Exclusion - Information from Third Party
Contract Type:
Generic Contract

Neither party shall be liable for any loss or damage arising from any information, advice or recommendation provided by any third party.

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Here is a plain English explanation of the Exclusion - Information from Third Parties clause:

This clause states that neither party is responsible for any harm caused by information, advice or recommendations that come from any third party.

A third party is anyone outside of the two parties signing the contract.

The clause excludes liability if one party passes along information or suggestions from a third party, and it ends up causing damages or loss to the other party.

Since the information originated from an outside third party, the party sharing it will not be liable for those damages.

The purpose is to prevent parties from being responsible for problematic information they merely transmit, but did not create or endorse.

In summary, this clause excludes liability for any issues arising from third party information exchanged between the contracting parties.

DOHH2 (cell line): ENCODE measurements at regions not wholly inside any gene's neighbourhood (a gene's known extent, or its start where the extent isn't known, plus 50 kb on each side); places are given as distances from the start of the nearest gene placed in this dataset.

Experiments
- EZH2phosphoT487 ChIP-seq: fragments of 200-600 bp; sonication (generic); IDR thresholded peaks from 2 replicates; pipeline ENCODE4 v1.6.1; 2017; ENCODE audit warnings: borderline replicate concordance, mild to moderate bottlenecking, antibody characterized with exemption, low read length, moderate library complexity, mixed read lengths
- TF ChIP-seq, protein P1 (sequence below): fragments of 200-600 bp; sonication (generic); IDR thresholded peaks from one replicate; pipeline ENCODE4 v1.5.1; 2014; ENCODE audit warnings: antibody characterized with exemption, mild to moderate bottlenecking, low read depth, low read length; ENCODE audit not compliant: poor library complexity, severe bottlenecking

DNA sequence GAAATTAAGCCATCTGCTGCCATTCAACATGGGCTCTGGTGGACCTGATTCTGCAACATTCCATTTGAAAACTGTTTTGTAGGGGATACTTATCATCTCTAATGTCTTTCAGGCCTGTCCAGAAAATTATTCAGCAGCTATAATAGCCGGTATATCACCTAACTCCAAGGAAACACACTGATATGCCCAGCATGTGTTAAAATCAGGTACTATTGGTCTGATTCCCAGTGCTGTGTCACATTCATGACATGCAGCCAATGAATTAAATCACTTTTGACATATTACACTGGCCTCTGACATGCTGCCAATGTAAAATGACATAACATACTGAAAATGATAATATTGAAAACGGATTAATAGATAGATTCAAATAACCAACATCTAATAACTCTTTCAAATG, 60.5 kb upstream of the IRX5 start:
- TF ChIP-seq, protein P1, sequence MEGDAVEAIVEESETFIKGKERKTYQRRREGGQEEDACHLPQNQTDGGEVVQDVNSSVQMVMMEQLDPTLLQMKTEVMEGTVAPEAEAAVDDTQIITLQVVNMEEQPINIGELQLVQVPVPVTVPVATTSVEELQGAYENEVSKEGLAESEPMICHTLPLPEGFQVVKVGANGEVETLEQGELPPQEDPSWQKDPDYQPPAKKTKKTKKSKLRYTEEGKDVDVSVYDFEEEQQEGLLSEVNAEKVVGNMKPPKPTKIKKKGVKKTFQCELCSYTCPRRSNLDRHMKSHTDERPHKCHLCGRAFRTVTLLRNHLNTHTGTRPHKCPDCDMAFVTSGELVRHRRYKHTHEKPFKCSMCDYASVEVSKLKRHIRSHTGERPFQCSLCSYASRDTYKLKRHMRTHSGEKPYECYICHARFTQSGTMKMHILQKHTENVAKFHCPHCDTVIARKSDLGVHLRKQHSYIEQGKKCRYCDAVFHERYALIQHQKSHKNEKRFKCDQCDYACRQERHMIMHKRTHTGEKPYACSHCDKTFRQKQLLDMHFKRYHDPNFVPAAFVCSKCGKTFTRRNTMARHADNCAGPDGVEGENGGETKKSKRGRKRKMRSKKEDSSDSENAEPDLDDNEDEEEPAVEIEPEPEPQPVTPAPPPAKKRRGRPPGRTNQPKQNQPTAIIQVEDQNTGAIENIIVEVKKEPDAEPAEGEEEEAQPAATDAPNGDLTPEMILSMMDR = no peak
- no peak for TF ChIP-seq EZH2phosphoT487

Neither party is accountable for third party content.

History of the clause (for the geeks)

Information exclusion clauses arose to delimit liability as knowledge transfer became complex.

Key historical developments include:

Early privity laws confined fault to parties directly linked to disputed acts, shielding intermediaries.

The growth of technical consulting broadened potential liability for passing deficient advice.

Publishers invoked exclusions against liability for third party content as case law evolved.

New industries like credit rating services claimed exclusions for third party furnished data.

As access to third party information accelerated, vetting responsibility required definition.

Modern disclaimers by social media platforms against liability for user content follow this evolution.

Open innovation environments needed exclusions as participants shared unverified input.

Collaborative networks and big data further distributed responsibility across knowledge sources.

Overall, exclusions emerged to foster exchange, while confining accountability to direct creators of information.

In summary, third party information exclusions took on greater importance with increasingly interconnected but unvetted data flows, clarifying where liability starts and ends.